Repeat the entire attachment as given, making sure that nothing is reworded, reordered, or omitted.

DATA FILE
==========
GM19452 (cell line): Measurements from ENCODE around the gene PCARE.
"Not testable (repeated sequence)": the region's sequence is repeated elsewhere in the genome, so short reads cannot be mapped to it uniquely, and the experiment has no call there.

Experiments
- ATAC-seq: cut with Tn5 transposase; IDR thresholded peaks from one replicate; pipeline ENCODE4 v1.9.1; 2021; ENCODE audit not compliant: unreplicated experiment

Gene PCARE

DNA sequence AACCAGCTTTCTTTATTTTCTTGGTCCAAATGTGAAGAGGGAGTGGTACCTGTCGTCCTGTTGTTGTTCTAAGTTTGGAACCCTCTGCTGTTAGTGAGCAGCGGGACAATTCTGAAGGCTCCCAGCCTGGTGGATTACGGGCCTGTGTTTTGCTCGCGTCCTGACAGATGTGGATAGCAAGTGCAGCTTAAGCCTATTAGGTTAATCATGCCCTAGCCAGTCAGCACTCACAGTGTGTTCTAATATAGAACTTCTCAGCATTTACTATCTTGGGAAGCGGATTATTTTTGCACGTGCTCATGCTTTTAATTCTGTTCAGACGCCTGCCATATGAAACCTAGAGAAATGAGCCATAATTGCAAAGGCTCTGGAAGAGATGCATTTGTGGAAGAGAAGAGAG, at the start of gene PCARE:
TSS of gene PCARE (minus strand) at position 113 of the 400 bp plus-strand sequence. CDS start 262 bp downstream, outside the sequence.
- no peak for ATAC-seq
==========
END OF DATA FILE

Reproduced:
GM19452 (cell line): Measurements from ENCODE around the gene PCARE.
"Not testable (repeated sequence)": the region's sequence is repeated elsewhere in the genome, so short reads cannot be mapped to it uniquely, and the experiment has no call there.

Experiments
- ATAC-seq: cut with Tn5 transposase; IDR thresholded peaks from one replicate; pipeline ENCODE4 v1.9.1; 2021; ENCODE audit not compliant: unreplicated experiment

Gene PCARE

DNA sequence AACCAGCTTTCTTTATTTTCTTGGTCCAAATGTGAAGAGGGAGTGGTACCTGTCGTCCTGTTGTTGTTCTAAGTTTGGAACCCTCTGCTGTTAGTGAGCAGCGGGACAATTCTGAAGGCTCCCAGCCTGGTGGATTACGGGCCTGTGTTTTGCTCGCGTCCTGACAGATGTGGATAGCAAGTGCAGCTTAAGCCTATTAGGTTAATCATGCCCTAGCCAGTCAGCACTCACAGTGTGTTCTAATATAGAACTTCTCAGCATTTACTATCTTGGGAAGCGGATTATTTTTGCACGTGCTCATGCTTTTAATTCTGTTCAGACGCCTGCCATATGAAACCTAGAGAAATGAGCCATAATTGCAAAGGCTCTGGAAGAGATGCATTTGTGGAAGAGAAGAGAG, at the start of gene PCARE:
TSS of gene PCARE (minus strand) at position 113 of the 400 bp plus-strand sequence. CDS start 262 bp downstream, outside the sequence.
- no peak for ATAC-seq